Long before the arrival of the earliest spring flowers, I’ve been daydreaming of some charming little DIY project to do outdoors as soon as the weather warms enough and the April heavy showers come to an end. Don’t you ever just need to get outside and drink in the exhilaration? It smells so good and the air feels clean and alive.
It’s the season of flowers, and sweet violets are plentiful in lightly-shaded backyards, hedgerows and along hiking trails throughout North America.
I found some guidance from the Nerdy Farm Wife to know what to do. It’s perfect for a culinary adventure or as a fun and pretty little gift.
Violet Infused Vinegar Recipe & Directions
This time I chose organic white vinegar (organic is not made from GMO corn), because I was after the color, but next time I will choose organic Apple Cider Vinegar bc of the better health properties ACV has. White wine vinegar would work also.
- Find an unsprayed area where wild violets are freely blooming.
- Use a wide mouth canning jar, large or small, depending on how much you want to make
- Pick flower heads only, inspecting as you go (no stems)
- Fill the jar 1/3 – 1/2 full with violets (loosely packed, not pressed down)
- I rinsed the flowers and allowed them to drain for several minutes
- Pour vinegar over them and use a plastic lid as vinegar will corrode metal (or separate a metal lid from the vinegar infusion with cling wrap)
- Let this sit for a week, out of the sunlight
The resulting infusion will take on a brilliant deep shade of magenta or amethyst as the violets naturally transfer their color to the vinegar.
- Strain the vinegar of the spent flowers
- Sweet violet vinegar has the same shelf life as vinegar, but the color will fade with time.
Health Benefits of the Sweet Violet
Violet flowers are high in vitamin A and C. They contain rich antioxidant compounds in the form of beta carotene and ascorbic acid. A 1/2 cup serving of violet leaves provides as much vitamin C equivalent to 4 oranges.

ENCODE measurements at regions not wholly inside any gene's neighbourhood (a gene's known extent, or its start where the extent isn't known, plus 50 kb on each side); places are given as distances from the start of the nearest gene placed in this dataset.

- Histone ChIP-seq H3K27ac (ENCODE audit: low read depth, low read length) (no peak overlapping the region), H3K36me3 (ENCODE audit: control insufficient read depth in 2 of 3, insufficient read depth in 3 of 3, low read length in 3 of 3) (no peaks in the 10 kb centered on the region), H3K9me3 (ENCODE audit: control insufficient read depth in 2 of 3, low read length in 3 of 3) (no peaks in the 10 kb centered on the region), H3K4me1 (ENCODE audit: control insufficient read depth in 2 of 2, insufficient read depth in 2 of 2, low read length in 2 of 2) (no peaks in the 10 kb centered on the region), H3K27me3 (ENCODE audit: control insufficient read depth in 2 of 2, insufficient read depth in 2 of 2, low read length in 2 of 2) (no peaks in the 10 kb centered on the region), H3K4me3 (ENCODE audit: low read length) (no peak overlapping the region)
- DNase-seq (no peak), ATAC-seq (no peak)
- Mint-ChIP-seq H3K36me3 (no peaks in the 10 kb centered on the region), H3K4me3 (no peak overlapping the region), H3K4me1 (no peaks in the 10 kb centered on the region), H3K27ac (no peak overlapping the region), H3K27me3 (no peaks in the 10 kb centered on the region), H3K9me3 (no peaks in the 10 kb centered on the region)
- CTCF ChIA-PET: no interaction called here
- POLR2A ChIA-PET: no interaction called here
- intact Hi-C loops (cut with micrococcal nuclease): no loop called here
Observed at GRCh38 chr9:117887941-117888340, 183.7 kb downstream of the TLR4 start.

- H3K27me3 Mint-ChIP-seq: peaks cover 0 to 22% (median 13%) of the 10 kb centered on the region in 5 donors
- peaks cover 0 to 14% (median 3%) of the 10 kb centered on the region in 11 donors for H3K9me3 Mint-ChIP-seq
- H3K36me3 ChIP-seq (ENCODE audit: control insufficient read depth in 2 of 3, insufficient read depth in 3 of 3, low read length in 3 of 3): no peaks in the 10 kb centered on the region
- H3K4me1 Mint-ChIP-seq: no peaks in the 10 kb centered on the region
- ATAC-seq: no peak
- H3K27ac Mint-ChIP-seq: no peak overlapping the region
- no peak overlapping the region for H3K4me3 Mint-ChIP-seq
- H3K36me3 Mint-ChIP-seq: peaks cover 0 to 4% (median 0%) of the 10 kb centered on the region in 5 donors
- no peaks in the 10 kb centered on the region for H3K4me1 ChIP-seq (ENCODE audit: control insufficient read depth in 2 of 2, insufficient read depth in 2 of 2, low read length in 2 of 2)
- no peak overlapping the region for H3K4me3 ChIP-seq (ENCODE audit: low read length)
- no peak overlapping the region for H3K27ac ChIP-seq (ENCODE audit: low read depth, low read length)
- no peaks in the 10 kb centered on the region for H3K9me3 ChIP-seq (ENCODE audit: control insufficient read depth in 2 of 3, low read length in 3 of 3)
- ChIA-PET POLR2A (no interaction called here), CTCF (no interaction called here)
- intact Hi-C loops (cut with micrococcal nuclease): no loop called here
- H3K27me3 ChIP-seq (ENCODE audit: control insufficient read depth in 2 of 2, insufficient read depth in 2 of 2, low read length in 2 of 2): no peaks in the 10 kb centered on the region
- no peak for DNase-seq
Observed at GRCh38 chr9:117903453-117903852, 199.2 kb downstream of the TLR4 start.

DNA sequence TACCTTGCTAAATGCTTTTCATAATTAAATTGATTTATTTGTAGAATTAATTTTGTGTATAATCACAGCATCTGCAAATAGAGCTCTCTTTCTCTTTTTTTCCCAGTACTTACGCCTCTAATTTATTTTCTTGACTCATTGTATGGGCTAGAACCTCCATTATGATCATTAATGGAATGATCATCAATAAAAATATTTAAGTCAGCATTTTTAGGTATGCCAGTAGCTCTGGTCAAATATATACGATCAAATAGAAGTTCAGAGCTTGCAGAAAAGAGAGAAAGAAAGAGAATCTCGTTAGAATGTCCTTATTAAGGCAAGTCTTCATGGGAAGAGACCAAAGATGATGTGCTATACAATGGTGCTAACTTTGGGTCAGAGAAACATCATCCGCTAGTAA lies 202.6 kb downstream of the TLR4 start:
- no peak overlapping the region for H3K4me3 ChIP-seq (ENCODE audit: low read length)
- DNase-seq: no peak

Sweet violets have chemicals that help break up chest congestion by thinning mucous and making it easier to cough up.
Adding violets to your salads (and salad dressings) is quite a beautiful and tasty way to enjoy their benefits! Violet leaves contain a good bit of soluble fiber, and thus are helpful in lowering cholesterol levels (similar to oatmeal). Soluble fiber also helps restore healthy populations of gut flora, as beneficial bacteria feed off of this type of fiber. It is high in rutin which is antioxidant and anti-inflammatory.
Violet Vinaigrette Recipe & Other Uses
The most obvious way to use violet flower-infused vinegar is for cooking. Add a few fresh violet flowers to a salad and top it with this vinaigrette and you’re instantly gourmet!
To make 1+ cup vinaigrette, combine:
- 3/4 cup virgin olive oil or avocado oil
- 1/4 cup (4 TBSP) violet vinegar
- 2-4 TBSP (or more) crumbled bacon (optional)
- 2 TBSP minced onion (I love this with sweet Vidalia onion)
- 3-4 tsp. raw honey or maple syrup (to taste)
- 1 tsp. sea salt and black pepper (to taste)
Shake till well blended in a tightly lidded jar and allow the flavors work together. Shake again and pour over your salad. Refrigerate unused portion.
Drizzled on Steamed Greens
A splash of violet vinegar along with avocado or olive oil can brighten up the flavor of traditional steamed dandelion greens. Always start with a small amount and test before adding more -go slow; it’s easy to go overboard and ruin the dish!
For Wasp Stings
Wasp stings are alkaline by nature, so vinegar (dilute acetic acidic) is the perfect antidote for neutralizing the venom and erasing the pain if applied fairly quickly.
Violets have anti-inflammatory healing properties. White vinegar contains acetic acid, a component of aspirin that can help relieve sunburn pain. Use in a spray bottle diluted to half strength and apply to painful areas, allowing it to dry.
“Do you think amethysts can be the souls of good violets?”
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